I recently completed a webinar series (gotta get in those CEUs…) about speech therapy for moderate to severe Speech Sound Disorders (SSD) in young children, and the presenters talked A LOT about phonological awareness. I know phonological awareness is critical for future reading ability, but I didn’t realize how teaching phonological awareness can actually help drastically improve articulation and sound production! I’ve been using two of the activities that the presenters shared, and I’m LOVING them! I’ve been using them for about 2 weeks with one of my clients, and I’ve already seen some great progress. This post will talk all about the first activity. I’ll write another post for the second activity later. They are both so great that they need their own spotlight! 🙂
One of the presenters, Teresa Farhnham M.A., CCC-SLP, a school-based SLP, really stressed the idea of improving overall intelligibility for children with moderate to severe SSD, as opposed to focusing on and perfecting a few specific sounds. One of the ways she accomplishes this is with a consonant sound chart that contains all consonant phonemes organized from anterior to posterior placement of production. Each session, she has the individual student or group use a “magic wand” (whatever engaging pointing toy she can find) to point to each letter and say the sound of the accompanying letter. She says that she rarely has to work on teaching actual placement for any sound. This quick, simple activity helps her students learn placement of nearly every consonant phoneme within 6 weeks. Talk about a bold statement!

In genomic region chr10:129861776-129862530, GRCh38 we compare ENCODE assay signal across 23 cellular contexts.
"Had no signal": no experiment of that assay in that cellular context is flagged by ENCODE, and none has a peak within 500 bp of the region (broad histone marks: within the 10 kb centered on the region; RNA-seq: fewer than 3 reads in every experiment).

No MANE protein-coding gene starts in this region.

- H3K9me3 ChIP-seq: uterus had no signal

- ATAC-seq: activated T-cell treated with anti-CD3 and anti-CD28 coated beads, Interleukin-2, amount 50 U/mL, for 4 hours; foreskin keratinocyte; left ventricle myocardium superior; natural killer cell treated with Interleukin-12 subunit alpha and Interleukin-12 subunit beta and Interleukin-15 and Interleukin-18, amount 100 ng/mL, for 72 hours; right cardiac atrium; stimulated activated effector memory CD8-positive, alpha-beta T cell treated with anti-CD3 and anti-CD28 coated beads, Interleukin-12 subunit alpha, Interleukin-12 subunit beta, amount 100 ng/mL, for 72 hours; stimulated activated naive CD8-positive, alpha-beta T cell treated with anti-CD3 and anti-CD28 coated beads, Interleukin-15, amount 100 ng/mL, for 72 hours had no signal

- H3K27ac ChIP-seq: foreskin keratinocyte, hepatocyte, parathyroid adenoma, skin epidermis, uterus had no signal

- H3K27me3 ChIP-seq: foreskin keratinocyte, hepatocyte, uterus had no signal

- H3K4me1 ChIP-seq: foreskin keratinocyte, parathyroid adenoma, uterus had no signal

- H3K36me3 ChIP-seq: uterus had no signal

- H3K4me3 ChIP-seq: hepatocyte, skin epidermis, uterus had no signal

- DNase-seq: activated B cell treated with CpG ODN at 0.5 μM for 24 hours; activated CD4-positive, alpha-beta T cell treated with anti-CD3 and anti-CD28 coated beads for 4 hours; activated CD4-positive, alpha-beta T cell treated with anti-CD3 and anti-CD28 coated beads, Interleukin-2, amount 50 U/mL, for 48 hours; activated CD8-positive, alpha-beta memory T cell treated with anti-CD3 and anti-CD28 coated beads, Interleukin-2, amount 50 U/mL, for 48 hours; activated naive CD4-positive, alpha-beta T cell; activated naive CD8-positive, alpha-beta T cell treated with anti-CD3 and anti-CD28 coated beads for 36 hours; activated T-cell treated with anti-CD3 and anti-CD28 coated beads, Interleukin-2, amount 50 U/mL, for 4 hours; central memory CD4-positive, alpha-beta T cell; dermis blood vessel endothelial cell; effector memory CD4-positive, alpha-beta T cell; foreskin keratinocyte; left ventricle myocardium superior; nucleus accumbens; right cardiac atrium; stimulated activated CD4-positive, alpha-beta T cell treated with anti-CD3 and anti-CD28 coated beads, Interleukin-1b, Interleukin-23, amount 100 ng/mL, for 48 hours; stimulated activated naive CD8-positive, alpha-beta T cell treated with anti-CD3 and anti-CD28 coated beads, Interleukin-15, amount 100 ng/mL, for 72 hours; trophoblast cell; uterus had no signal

As you can imagine, I was pretty skeptical that I wouldn’t have to teach placement, but I thought I’d give it a try with one of my clients. Here’s what my chart looks like. I velcro a small mirror in the middle of my chart so that my clients can watch themselves as they produce the sounds. First, I say the sound while the child watches me. I use hand signals as a visual cue for each sound. Then I have the child repeat the sound.
I have used this activity with my client for 3 sessions now. The first two sessions, my client produced 60% of the phonemes correctly in isolation. On the third session, he produced 76% of them correctly! That’s right! My client spontaneously began correctly producing a few of the phonemes that he never before produced correctly in any context! I couldn’t believe it! I’m now very excited to continue using this activity with other clients to see if I see the same results!
Teresa also discussed the issue of writing measurable goals to address increased intelligibility. She solves this problem by writing goals stating that the child will “increase intelligibility by correctly producing 60% of words in a 5-minute language sample.” Then, at the beginning and end of the term, she takes a language sample of each of her students and simply marks whether or not they produced each word correctly. This eliminates the problem of finding an “unfamiliar listener.” It also takes her professional and accustomed ear out of the equation, because she simply marks a word as right or wrong regardless of whether she understood the word or not. Teresa states that she is able to measure progress this way because most children begin with about 30% intelligibility. Pretty simple, huh?
So, try this with your students, and let me know what you think!
Until next time,